First,Guest Posting we need a quick summary of the Roth IRA. A Roth IRA is an after-tax retirement vehicle that produces huge tax savings because all tax distributions are tax-free. That statement can a bit confusing, so lets break it down. The downside of a Roth IRA is the fact that contributions are not tax deductible as with traditional IRAs or 401(k)s. The upside of a Roth IRA, however, is that all distributions are tax-free once the person reaches the age of 59½. So how can
you use a Roth IRA to pass money to your child?
Opening A Roth IRA For Your Child
One of the biggest keys to retirement planning is “time”. The more years you spend saving money for retirement, the more you should have when that blessed day arrives. Imagine if you had started saving for retirement when you were 16. How much bigger would your retirement nest egg be? What if you purchased Microsoft stock in 1990 and watched it split eight times? Okay, that was painful example if you missed that opportunity. Nonetheless, why not do for your child what you didn’t do for yourself?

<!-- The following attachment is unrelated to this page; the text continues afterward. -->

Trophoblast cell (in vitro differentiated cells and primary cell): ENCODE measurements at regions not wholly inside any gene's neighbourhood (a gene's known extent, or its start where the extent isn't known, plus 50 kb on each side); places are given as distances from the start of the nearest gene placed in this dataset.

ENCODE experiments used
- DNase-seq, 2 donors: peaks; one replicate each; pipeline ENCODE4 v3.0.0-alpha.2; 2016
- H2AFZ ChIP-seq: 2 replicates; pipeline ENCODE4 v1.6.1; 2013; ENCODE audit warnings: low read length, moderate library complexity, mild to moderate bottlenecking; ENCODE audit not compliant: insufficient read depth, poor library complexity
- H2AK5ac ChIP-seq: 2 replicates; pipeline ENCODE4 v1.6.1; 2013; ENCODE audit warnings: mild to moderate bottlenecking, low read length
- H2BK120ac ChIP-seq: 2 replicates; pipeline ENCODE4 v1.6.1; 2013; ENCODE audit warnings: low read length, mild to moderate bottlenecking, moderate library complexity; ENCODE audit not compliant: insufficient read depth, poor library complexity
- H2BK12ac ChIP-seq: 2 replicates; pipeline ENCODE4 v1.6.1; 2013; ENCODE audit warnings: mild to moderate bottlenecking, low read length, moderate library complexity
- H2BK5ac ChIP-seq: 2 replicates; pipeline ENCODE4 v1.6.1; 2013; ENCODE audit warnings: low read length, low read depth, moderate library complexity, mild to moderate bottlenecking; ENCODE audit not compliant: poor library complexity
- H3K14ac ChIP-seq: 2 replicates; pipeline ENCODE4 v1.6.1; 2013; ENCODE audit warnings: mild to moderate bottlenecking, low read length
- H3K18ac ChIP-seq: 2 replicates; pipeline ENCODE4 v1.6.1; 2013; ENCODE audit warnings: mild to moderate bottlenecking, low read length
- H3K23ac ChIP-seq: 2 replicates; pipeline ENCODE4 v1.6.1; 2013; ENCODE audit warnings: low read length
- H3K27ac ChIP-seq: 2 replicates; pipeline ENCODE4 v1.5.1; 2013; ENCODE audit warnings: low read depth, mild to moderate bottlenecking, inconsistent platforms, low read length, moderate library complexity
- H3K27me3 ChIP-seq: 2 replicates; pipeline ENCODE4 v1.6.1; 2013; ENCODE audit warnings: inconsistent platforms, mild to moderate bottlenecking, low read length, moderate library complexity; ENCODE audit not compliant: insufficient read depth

The fundamental goal of estate https://s3.us-east-1.wasabisys.com/are-gold-iras-good/are-gold-iras-a-good-idea.html planning is to pass as much of your estate as possible to your family on a tax-free basis. You can transfer relatively small amounts of money to your child now. If you have a 16 year-old child with a Roth
IRA, you can contribute $4,000 in 2005. That $4,000 is going to grow tax-free for 43 years and be worth quite a bit. A ten percent return would result in the account growing to roughly $200,000 and the full amount would be distributed
tax-free. There are other practical advantages to opening a Roth IRA for your child.
As a parent, it is vital that you teach your child the value of money. Opening a Roth IRA gives you the opportunity to sit down and teach your child the value of saving and investing, instead of yelling at them to clean their room. While a parental lecture on the need to save money would typically meet with glassy eyes and yawns, your child’s attitude will undoubtedly change when you are talking about their money.
Work and Maturity Issues
Before you rush out to open a Roth IRA for your child, you must determine if your child is eligible to open an account. To open an account, your son or daughter must be working at least part time for an employer that reports their wages to the IRS. Hiring your child to take out the trash each week is not going to cut it, nor will this strategy work for your 5 year-old. Many teenagers, however, have summer jobs that should suffice for IRS consideration. To avoid any trouble, you should consult with your tax advisor.